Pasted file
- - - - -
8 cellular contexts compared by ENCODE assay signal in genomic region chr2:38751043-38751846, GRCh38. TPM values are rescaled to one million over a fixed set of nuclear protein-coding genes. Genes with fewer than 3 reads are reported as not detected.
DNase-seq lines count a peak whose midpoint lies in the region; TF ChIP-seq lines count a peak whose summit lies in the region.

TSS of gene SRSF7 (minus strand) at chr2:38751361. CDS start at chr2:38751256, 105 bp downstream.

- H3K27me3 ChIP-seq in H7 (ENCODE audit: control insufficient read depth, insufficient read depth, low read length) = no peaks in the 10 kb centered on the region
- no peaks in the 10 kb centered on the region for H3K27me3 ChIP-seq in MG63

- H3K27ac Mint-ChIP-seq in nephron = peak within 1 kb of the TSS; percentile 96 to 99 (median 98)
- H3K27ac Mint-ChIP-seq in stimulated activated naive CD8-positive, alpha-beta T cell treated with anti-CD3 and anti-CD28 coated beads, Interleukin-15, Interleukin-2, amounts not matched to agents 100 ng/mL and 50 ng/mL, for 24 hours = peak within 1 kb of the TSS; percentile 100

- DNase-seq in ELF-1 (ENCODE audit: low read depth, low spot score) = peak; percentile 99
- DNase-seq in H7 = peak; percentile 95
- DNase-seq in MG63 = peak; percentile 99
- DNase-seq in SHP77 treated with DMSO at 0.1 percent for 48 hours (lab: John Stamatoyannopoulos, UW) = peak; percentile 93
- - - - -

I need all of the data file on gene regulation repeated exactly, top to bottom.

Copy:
8 cellular contexts compared by ENCODE assay signal in genomic region chr2:38751043-38751846, GRCh38. TPM values are rescaled to one million over a fixed set of nuclear protein-coding genes. Genes with fewer than 3 reads are reported as not detected.
DNase-seq lines count a peak whose midpoint lies in the region; TF ChIP-seq lines count a peak whose summit lies in the region.

TSS of gene SRSF7 (minus strand) at chr2:38751361. CDS start at chr2:38751256, 105 bp downstream.

- H3K27me3 ChIP-seq in H7 (ENCODE audit: control insufficient read depth, insufficient read depth, low read length) = no peaks in the 10 kb centered on the region
- no peaks in the 10 kb centered on the region for H3K27me3 ChIP-seq in MG63

- H3K27ac Mint-ChIP-seq in nephron = peak within 1 kb of the TSS; percentile 96 to 99 (median 98)
- H3K27ac Mint-ChIP-seq in stimulated activated naive CD8-positive, alpha-beta T cell treated with anti-CD3 and anti-CD28 coated beads, Interleukin-15, Interleukin-2, amounts not matched to agents 100 ng/mL and 50 ng/mL, for 24 hours = peak within 1 kb of the TSS; percentile 100

- DNase-seq in ELF-1 (ENCODE audit: low read depth, low spot score) = peak; percentile 99
- DNase-seq in H7 = peak; percentile 95
- DNase-seq in MG63 = peak; percentile 99
- DNase-seq in SHP77 treated with DMSO at 0.1 percent for 48 hours (lab: John Stamatoyannopoulos, UW) = peak; percentile 93